Tonight on TCM: Yet More Classic Horror!
Tonight on TCM: more Frankenstein sequels, with value added:
8:00pm (EST): The Ghost of Frankenstein (1942)
Oh yes, the ghost of Dr Frankenstein does appear in this film, although it is a little hard to tell if he is just a figment of his son (Cedric Hardwicke)’s imagination. This is Frankenstein’s second son, a psychiatrist in a village fairly distant from the one where all the havoc happened in the previous films, thus making it possible for all sorts of familiar things to happen.
In the prologue, back in the old village we see that Ygor (Bela Lugosi) not only somehow didn’t die from his gunshot wounds in the last picture, but he even looks a little better. The villagers are having tough economic times. They blame even THIS on the “Curse of Frankenstein” and so blow up the old castle. This of course fulfills the curse, by releasing the monster (Lon Chaney Jr) from the hardened sulfur mud from the last film. He and Ygor go to a nearby village, cause a disruption and then wind up being tried in a local court as madmen. The monster escapes, but Frankenstein fils has him locked up in his asylum.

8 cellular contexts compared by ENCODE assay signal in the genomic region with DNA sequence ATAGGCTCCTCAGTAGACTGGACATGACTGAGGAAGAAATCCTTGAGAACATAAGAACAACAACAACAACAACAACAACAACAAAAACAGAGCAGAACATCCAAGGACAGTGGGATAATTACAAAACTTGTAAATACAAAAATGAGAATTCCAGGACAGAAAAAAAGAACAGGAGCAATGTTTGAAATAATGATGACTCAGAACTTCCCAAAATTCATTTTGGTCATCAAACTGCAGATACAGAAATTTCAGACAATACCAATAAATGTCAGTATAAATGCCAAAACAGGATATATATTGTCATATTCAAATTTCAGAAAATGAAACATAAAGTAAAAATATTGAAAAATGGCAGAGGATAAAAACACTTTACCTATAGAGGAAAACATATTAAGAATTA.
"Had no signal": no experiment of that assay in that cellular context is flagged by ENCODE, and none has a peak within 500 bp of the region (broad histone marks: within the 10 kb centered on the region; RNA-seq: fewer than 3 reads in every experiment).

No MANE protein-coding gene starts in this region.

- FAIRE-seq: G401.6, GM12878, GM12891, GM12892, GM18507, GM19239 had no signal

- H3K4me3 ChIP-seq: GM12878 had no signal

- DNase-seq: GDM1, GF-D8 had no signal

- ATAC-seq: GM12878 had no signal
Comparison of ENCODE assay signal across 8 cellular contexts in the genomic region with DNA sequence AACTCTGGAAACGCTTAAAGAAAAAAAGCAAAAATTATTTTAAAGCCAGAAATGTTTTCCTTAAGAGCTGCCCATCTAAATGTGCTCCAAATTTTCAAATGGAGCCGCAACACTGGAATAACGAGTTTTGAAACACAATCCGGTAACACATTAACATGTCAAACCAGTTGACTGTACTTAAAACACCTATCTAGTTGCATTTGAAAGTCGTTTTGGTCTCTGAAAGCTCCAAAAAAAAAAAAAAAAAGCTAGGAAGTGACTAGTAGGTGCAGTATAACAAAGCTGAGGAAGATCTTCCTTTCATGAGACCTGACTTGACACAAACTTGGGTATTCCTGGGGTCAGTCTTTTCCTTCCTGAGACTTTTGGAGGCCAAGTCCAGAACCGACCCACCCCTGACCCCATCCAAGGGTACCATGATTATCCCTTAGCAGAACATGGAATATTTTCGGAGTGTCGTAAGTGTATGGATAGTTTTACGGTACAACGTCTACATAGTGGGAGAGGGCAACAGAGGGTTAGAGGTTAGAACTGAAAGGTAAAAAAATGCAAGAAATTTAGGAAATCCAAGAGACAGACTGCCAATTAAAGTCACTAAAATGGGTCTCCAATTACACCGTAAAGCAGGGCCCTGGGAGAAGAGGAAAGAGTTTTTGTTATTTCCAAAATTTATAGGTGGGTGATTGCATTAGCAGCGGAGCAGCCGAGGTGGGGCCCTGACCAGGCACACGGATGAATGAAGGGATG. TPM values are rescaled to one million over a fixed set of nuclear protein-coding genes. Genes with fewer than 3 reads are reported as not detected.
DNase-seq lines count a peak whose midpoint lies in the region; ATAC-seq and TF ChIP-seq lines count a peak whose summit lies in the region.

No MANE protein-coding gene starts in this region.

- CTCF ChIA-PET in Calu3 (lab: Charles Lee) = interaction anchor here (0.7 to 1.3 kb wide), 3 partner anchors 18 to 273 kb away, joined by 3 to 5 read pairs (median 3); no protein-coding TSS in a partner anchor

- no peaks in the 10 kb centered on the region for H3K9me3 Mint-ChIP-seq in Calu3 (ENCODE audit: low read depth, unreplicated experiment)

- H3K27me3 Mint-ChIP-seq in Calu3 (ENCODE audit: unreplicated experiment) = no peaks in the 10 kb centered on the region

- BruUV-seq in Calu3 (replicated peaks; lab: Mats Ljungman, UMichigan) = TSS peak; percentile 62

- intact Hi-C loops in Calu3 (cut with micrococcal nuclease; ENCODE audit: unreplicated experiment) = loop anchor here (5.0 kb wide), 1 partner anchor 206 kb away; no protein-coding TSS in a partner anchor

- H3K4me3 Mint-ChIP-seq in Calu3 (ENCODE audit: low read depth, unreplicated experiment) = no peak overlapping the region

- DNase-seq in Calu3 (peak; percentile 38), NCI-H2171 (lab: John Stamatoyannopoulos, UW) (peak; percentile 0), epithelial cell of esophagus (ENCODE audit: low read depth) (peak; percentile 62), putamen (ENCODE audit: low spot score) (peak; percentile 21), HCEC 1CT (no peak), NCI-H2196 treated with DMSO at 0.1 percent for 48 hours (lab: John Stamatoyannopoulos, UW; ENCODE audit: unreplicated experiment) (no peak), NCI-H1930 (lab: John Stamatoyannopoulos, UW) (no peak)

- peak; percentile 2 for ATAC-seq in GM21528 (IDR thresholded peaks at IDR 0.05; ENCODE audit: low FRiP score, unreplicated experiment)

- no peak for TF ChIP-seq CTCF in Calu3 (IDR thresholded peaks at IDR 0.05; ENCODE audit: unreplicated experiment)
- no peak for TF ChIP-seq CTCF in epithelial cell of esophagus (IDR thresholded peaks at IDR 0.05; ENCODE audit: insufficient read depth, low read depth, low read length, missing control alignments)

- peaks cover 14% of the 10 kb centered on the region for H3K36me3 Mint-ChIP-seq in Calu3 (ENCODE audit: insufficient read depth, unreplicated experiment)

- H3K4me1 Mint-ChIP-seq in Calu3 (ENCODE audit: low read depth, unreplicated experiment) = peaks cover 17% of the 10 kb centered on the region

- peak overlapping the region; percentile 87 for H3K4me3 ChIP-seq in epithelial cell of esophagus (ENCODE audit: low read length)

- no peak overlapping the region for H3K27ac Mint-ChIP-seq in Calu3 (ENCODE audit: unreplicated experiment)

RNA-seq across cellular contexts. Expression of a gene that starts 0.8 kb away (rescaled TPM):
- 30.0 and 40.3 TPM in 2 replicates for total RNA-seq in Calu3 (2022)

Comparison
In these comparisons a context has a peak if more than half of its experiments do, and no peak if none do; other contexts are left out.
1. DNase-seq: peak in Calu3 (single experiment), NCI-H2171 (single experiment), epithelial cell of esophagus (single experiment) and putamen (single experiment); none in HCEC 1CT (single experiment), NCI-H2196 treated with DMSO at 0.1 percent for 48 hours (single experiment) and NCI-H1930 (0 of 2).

Egged on by Ygor and the Ghost of the original Dr Frankenstein, they decide the thing to do is replace the monster’s brain with a better one. (“They” is Hardwicke and his colleague Lionel Atwill—it is very nearly impossible in this film to tell them apart). The plan is to use the brain of their other colleague whom the monster has killed. But Ygor, who has suddenly become a criminal mastermind who wants to take over the country (instead of the deformed halfwit he was in the previous film) convinces Atwill to switch HIS brain. Meanwhile a young child the monster had demonstrated a fondness for has dispappeared and now a mob is after the monster. (Somehow in the middle of all this are the obligatory romantic couple, Frankenstein’s daughter and her beau, local prosecutor Ralph Bellamy).
What happens in the end? Lab blows up and mansion burns down with monster in it. By now we know not to consider that a conclusive ending. There is a sad new dip in quality with this picture. It’s a routine programmer, barely an hour long (and that padded with flashback footage from first film). It is more of a sequel to Son of Frankenstein than it is to Frankenstein. We are getting far from the wellspring.